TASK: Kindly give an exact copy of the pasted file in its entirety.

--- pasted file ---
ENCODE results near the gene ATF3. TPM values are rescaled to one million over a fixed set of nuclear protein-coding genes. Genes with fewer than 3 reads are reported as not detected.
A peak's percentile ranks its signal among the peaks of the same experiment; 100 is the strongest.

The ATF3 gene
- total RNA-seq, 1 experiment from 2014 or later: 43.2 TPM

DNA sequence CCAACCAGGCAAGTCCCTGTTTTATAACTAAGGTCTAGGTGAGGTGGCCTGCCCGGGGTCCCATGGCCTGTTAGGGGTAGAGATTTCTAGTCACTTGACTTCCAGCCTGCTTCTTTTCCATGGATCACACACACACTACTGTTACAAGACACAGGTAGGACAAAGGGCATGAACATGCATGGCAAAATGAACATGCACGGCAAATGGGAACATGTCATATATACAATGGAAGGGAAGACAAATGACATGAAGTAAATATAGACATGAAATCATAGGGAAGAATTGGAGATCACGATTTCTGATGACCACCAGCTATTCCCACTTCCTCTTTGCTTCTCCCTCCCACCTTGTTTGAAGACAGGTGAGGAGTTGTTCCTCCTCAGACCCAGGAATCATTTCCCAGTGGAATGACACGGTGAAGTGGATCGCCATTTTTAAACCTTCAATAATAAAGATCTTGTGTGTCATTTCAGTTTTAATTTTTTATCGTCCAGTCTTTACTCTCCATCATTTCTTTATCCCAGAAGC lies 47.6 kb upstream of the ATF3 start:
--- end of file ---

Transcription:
ENCODE results near the gene ATF3. TPM values are rescaled to one million over a fixed set of nuclear protein-coding genes. Genes with fewer than 3 reads are reported as not detected.
A peak's percentile ranks its signal among the peaks of the same experiment; 100 is the strongest.

The ATF3 gene
- total RNA-seq, 1 experiment from 2014 or later: 43.2 TPM

DNA sequence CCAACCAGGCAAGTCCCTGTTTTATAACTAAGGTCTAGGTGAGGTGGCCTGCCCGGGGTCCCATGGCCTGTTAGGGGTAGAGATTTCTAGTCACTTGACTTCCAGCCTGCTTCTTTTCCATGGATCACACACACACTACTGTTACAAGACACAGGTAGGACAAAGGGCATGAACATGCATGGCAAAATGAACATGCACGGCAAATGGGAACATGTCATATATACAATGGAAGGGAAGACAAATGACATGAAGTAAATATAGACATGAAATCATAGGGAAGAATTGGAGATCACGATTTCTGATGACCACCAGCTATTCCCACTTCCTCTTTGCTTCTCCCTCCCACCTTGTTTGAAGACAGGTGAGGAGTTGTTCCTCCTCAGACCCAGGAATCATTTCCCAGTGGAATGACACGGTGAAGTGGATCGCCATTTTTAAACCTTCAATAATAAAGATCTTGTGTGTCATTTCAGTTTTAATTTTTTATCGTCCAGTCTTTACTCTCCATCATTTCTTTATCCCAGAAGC lies 47.6 kb upstream of the ATF3 start: